EX-COLLEGE DEAN FACES 16-YEAR JAIL TERM FOR GRAFT
MANILA — A former college dean of a state university is facing a 16-year prison term after the Sandiganbayan found her guilty of two counts of graft for the alleged illegal use of an auditorium for review classes in 2012.
The Sandiganbayan’s 7th Division, in a 21-page decision dated last January 25, found Southern Luzon State University College of Allied Medicine (SLSU-COAM) Dean Susana A. Salvacion guilty beyond reasonable doubt of violation of Sections 3 (e) and (h) of Republic Act No. 3019, or the “Anti-Graft and Corrupt Practices Act”.
Salvacion was sentenced to suffer the penalty of imprisonment of at least one month to eight years for each count of the graft cases.
“Having been found guilty for both offenses, accused Susana Ariola Salvacion is perpetually disqualified to hold public office,” the Sandiganbayan said.
The cases were filed before the anti-graft court on Aug. 24, 2016 and a hold departure order was issued against Salvacion six days later on August 30.
She was ordered arrested on Sept. 14, 2016 and posted bail for her temporary liberty on September 23 that year.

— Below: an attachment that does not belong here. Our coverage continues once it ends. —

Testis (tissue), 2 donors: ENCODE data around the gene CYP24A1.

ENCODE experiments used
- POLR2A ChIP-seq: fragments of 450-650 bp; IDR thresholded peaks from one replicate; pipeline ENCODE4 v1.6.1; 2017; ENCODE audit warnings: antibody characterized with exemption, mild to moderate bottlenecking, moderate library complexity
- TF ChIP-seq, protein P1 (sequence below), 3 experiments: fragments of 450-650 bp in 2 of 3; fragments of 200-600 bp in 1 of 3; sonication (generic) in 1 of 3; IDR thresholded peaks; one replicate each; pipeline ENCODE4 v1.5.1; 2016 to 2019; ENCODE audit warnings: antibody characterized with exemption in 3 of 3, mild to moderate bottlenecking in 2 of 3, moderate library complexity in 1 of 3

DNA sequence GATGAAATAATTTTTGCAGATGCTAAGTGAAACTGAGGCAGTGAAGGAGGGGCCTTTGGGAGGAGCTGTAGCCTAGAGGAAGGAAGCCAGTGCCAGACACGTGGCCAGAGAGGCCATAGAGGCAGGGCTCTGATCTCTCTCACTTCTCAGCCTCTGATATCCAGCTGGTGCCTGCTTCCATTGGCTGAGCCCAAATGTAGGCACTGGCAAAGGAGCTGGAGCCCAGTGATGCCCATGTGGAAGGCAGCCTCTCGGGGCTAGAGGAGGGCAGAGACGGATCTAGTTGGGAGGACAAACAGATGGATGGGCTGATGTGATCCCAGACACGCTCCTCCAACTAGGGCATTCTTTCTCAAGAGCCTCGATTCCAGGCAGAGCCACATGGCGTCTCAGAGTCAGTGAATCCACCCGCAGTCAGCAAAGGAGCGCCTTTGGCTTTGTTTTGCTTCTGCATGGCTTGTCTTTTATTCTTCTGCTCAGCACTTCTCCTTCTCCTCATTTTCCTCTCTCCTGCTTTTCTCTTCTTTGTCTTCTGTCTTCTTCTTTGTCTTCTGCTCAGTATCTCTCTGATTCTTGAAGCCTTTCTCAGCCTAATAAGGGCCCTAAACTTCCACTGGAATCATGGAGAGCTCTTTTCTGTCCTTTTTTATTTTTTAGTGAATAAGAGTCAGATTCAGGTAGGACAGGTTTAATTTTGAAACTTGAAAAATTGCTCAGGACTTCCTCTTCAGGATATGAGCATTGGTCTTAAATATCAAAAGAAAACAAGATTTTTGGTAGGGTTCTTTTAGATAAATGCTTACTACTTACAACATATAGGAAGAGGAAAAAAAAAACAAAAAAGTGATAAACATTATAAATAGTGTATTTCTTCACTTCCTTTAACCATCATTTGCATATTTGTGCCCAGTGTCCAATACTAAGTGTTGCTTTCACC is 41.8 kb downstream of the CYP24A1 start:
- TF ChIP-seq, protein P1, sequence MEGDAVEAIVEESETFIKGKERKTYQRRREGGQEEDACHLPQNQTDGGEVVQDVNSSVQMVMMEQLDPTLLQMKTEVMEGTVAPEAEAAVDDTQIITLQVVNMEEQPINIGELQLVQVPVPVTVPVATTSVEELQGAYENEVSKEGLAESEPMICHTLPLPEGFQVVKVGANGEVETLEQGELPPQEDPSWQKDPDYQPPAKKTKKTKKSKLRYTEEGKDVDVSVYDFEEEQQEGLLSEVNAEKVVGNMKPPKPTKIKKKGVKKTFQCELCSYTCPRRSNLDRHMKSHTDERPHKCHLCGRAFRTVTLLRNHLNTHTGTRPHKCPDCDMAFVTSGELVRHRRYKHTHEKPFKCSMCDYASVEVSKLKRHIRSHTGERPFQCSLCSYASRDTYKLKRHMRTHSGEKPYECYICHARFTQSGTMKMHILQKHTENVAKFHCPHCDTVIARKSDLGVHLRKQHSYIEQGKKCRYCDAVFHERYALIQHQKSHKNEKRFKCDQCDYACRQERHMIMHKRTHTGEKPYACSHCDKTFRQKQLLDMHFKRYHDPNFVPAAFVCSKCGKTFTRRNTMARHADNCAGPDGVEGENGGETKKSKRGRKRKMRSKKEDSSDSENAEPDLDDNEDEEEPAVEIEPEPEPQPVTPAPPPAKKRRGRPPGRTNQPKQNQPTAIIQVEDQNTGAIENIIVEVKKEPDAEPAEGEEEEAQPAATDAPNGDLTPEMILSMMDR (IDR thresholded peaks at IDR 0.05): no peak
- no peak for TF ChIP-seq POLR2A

The Office of the Ombudsman charged Salvacion with graft for allegedly illegally allowing her own private review center, Nurmed Hyperlearn Review and Tutorial Services (Nurmed), to conduct review classes at the COAM auditorium from April 16 to May 14, 2012 without a permit and a contract with SLSU for compensation of the auditorium.
She was also charged with graft for allegedly illegally promoting Nurmed as an alternative review facility to SLSU students who would be taking nursing licensure examinations.
She was arraigned on Oct. 17, 2016 and pleaded “not guilty”.
“In this case, it is obvious that Nurmed was favored. Verily, its review classes were conducted at the COAM auditorium, which whether accused Salvacion admits or not, is under her control and supervision being the dean of COAM,” the Sandiganbayan said in its ruling.
“The fact that it was the students who chose the venue is of no help. While students can choose, their choice is not controlling. Fact remains that an auditorium owned by a state university was used in favor of a private entity owned by no less than by one who has a ‘say’ in said university,” it added.
“Indeed, the Court finds the prosecution to have succeeded in its burden of proving its case. Having been found so, there is no need to discuss the evidence adduced by the defense, which the Court finds to be weak, more so, that her only admitted pieces of documentary evidence consisting of a letter request and the official receipts of payments are of little help or no help at all,” the Sandiganbayan said. (PNA)
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